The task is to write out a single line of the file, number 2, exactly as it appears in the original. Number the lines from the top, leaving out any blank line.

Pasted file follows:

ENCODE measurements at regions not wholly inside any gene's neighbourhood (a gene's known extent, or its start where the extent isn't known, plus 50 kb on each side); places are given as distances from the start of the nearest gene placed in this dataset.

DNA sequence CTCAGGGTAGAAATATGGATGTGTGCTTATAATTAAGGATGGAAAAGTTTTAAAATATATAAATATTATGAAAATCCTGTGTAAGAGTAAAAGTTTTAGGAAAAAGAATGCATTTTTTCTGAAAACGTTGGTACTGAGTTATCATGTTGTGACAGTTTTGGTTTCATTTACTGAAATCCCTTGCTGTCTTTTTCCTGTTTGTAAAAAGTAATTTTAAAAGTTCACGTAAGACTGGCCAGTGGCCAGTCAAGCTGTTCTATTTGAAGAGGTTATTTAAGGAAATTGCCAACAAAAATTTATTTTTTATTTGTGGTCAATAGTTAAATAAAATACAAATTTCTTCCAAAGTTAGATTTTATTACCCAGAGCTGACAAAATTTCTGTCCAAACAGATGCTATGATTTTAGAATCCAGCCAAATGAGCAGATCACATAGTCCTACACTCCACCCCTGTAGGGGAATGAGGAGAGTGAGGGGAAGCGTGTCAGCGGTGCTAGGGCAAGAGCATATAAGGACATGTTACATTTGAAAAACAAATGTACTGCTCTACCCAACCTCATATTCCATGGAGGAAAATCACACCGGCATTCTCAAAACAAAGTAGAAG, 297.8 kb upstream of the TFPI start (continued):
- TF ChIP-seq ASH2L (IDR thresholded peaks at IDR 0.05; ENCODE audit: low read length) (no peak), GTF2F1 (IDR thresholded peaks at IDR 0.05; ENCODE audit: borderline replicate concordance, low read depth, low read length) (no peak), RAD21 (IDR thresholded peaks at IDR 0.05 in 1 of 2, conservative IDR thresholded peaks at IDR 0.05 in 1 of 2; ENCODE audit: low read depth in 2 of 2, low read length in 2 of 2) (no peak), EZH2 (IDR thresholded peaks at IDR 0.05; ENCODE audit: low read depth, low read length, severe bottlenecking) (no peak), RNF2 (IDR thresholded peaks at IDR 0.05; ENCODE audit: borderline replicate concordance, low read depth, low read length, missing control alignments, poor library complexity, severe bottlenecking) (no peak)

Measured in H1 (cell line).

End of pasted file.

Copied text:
DNA sequence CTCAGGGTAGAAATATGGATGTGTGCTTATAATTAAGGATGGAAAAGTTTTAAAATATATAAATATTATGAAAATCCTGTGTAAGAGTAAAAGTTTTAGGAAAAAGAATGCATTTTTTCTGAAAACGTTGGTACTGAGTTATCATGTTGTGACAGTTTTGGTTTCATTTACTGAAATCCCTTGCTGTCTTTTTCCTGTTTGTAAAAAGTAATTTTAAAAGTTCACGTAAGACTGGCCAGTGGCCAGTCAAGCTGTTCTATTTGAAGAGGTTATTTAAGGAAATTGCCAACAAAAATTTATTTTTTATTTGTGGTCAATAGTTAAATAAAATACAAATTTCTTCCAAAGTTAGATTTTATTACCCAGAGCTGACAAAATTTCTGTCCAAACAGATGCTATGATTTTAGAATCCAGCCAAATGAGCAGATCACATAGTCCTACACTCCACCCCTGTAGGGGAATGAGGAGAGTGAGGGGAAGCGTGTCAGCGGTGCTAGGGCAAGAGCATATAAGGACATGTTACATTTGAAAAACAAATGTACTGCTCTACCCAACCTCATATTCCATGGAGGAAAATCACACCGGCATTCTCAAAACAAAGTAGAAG, 297.8 kb upstream of the TFPI start (continued):